Even with the added cost of smartphones and other technology, American families spend less of their total income today than 40 years ago, according to new research.
But people aren't saving that extra money.
The average person spends 81.2% of his or her post-tax income on food, housing and other expenses, according to ConvergEx Group, a New York-based brokerage.
That's down from the 85% that Americans shelled out for mandatory and discretionary items in 1973.
The analysis doesn’t fully explain how and where Americans spend their money. It’s based on a consumer expenditure survey by the Labor Department that doesn’t capture where every dollar goes.
The roughly 14% of unaccounted for income today may go toward expenses such as taxes or debt, but it's impossible to be sure, said Sarah Millar, the author of the report.
Still, it's clear that Americans aren't socking away the extra money for the future.
"In short," according to the report, "spending – and saving – among American consumers is changing, and not necessarily for the better."
The U.S. saving rate is a fraction of what it used to be – 4.6% today vs. 13% four decades ago, according to the report.
"Where are we putting the extra money? Not into retirement accounts, stocks, or bonds, clearly," the report says. "...The 1973 households surveyed are still more or less in decent financial standing today; we'll see how it works out for those of 2012."
The analysis provides an interesting snapshot of American spending habits.
In 1973, according to ConvergEx, the average U.S. person had post-tax income of $9,700. Annual spending was $8,270, or 85% of income.
Income has risen to about $63,000 today, but per-person expenditures average only 81.2%
That may seem counter-intuitive given that smartphones, Internet access and ubiquitous pay-TV didn't exist in the era of Watergate and the Arab oil embargo.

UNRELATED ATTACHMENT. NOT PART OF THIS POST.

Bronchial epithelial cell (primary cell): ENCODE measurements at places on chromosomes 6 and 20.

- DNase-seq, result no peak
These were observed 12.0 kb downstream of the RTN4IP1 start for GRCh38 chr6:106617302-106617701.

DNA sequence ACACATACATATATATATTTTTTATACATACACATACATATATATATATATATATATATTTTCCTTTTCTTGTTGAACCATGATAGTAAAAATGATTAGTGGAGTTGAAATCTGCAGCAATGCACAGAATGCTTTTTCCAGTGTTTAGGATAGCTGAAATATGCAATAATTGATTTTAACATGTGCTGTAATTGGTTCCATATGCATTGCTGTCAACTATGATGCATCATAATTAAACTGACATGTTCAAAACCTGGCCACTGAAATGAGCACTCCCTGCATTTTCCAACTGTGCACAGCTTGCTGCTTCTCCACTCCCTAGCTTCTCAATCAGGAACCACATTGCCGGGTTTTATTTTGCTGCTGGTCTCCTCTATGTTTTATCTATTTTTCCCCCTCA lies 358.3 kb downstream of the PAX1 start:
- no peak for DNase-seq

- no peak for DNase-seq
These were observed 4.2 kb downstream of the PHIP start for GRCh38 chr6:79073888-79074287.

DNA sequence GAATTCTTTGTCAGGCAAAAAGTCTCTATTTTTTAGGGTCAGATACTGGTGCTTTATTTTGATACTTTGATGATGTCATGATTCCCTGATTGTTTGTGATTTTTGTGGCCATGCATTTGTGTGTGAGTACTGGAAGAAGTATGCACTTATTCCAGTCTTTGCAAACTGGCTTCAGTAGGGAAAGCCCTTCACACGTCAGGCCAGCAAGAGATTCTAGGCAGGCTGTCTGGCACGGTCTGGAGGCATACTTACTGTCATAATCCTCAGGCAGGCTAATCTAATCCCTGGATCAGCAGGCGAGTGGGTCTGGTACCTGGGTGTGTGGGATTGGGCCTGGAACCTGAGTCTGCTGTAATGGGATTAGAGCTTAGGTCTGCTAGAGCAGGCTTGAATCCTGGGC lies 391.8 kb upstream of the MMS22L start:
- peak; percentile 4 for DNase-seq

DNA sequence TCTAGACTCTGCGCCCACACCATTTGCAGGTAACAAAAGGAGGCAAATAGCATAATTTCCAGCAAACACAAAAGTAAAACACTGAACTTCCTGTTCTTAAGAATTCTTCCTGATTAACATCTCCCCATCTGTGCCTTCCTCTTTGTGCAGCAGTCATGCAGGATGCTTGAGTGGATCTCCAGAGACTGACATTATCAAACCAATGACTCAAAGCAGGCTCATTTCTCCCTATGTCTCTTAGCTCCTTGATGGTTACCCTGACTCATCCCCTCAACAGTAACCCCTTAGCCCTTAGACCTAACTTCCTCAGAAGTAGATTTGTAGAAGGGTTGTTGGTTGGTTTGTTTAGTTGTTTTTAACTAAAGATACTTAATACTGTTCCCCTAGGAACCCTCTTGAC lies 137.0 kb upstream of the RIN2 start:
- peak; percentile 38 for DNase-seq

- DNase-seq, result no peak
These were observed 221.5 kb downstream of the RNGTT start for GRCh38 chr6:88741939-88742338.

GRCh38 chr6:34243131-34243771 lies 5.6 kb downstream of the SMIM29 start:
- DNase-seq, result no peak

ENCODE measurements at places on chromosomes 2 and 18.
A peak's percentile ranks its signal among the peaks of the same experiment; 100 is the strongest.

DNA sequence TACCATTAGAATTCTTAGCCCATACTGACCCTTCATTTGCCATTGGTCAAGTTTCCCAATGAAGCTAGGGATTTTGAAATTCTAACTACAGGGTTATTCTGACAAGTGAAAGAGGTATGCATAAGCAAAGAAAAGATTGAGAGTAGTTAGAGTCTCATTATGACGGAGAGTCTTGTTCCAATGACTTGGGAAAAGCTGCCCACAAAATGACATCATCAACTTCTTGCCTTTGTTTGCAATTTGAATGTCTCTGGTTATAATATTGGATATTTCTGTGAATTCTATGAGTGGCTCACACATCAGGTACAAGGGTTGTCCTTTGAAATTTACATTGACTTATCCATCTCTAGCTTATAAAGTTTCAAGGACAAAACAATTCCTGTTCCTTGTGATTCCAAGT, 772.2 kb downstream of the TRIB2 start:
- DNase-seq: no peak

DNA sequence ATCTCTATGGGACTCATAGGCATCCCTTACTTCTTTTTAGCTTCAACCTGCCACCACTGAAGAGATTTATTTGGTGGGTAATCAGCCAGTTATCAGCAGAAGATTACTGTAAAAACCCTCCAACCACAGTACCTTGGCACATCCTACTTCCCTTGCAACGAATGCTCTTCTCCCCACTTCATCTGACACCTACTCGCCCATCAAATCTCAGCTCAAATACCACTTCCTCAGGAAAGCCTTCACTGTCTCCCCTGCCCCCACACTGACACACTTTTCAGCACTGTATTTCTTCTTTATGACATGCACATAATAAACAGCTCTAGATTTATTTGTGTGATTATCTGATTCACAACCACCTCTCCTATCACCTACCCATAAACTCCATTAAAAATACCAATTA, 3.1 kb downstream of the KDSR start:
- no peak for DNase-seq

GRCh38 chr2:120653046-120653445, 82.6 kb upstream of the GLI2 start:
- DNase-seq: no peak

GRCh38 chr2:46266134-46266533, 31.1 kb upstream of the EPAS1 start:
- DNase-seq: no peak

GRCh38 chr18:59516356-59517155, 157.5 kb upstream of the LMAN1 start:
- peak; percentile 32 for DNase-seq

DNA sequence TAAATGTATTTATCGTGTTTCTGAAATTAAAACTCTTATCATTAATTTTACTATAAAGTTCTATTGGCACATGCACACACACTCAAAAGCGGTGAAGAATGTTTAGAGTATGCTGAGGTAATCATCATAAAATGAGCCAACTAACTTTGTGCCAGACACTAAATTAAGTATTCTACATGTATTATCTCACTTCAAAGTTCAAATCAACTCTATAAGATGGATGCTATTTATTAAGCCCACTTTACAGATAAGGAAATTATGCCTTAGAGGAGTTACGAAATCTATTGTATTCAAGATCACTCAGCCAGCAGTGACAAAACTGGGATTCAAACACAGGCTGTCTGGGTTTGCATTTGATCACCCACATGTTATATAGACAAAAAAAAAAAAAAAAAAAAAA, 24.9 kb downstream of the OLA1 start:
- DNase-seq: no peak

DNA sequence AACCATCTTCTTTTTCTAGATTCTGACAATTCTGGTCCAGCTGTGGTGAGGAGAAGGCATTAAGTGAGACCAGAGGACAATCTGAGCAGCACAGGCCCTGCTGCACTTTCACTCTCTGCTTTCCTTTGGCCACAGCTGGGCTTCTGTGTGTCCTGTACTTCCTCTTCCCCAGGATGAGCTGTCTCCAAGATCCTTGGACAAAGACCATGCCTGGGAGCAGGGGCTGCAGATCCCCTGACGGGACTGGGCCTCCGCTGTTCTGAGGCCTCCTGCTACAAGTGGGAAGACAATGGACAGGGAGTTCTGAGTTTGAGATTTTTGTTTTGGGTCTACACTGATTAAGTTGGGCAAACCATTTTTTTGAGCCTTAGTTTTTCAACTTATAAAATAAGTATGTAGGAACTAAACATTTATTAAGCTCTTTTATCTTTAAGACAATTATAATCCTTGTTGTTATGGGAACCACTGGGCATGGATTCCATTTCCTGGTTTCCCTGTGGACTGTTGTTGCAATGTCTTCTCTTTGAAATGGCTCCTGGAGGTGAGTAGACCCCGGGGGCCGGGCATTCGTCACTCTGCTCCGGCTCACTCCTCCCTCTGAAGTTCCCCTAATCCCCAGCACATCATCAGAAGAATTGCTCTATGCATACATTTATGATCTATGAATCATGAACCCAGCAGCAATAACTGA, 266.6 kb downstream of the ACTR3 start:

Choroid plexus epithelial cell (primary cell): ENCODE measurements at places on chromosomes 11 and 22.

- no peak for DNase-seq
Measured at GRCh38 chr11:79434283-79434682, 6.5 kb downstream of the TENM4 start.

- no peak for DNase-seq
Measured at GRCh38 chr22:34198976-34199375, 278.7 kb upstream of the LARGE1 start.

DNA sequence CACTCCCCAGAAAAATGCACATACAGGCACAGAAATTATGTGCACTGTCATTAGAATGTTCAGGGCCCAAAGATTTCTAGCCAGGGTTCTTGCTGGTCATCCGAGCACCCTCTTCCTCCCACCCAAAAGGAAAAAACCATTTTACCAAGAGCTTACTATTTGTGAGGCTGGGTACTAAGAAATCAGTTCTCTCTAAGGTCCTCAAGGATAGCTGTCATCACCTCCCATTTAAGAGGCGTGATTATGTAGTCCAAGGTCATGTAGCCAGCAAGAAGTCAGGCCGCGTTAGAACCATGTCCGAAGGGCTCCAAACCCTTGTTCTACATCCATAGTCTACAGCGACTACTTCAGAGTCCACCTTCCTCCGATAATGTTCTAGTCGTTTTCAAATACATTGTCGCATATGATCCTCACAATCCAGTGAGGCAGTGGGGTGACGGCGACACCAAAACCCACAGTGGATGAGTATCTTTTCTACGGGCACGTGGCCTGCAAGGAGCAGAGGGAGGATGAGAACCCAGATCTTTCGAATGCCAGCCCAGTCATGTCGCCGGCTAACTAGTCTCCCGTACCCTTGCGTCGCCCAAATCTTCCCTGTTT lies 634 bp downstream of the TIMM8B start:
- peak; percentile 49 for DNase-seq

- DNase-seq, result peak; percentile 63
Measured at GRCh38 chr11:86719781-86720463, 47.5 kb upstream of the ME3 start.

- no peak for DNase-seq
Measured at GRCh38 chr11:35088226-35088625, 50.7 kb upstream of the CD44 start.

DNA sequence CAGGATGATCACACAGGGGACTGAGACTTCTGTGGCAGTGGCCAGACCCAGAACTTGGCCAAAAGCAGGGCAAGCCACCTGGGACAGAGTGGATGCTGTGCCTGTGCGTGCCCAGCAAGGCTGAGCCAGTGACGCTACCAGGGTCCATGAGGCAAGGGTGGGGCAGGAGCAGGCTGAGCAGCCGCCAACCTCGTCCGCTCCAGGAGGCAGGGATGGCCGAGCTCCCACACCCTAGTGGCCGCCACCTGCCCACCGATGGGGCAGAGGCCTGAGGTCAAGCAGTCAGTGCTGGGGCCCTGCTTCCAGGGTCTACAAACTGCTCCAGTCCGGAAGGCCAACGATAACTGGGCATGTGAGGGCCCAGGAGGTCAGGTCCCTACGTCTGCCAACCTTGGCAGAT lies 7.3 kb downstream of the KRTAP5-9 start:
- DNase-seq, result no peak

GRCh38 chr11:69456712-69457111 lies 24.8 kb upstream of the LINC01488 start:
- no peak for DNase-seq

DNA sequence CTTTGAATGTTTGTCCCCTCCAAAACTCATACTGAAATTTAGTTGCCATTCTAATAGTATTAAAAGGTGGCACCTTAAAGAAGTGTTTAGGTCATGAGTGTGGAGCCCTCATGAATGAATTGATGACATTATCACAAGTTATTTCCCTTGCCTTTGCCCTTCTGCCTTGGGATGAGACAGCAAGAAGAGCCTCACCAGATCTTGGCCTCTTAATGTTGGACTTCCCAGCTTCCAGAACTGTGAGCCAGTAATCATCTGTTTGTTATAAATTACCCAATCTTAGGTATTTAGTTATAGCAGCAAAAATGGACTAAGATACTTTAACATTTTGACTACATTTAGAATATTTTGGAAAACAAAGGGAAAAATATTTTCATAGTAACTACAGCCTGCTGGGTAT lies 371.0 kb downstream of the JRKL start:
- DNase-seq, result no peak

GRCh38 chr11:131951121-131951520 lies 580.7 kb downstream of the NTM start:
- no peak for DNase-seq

Americans spend about the same percentage on phone service today (2.4%) as they did in 1973 (2.2%), according to the report. Phone companies have raised cellular rates over time, but that's been offset by consumers scrapping their landlines.
Overall housing costs rose to 32.8% of income from 30.8%.
However, cost of so-called "shelter," which are owned or rented dwellings, jumped to 19.2% from 15.9%. That's due partly to an increase in average home size, to 2,700 square feet from 1,400 square feet in 1970.
A notable cost reduction has come in food, according to the report.
The average family shells out 12.8% at grocery stores and restaurants today vs. 19.3% in 1973. Smaller family size – 2.5 people today vs. 2.9 people in 1973 – explains part but not all of the difference.
Spending on overall transportation has fallen to 17.5% today from 19.3% in 1973, as vehicle purchases and expenses declined to 6.6% from 9.5%.
But the cost of gas and motor oil has increased notably. It's at 5.4% today from an elevated 4.2% during the 1973 oil crisis.
One surprising cost-saving: "floor coverings," which went from 0.5% in 1973 to nothing today. How to explain it? "The death of the shag carpet," Millar surmises in the report.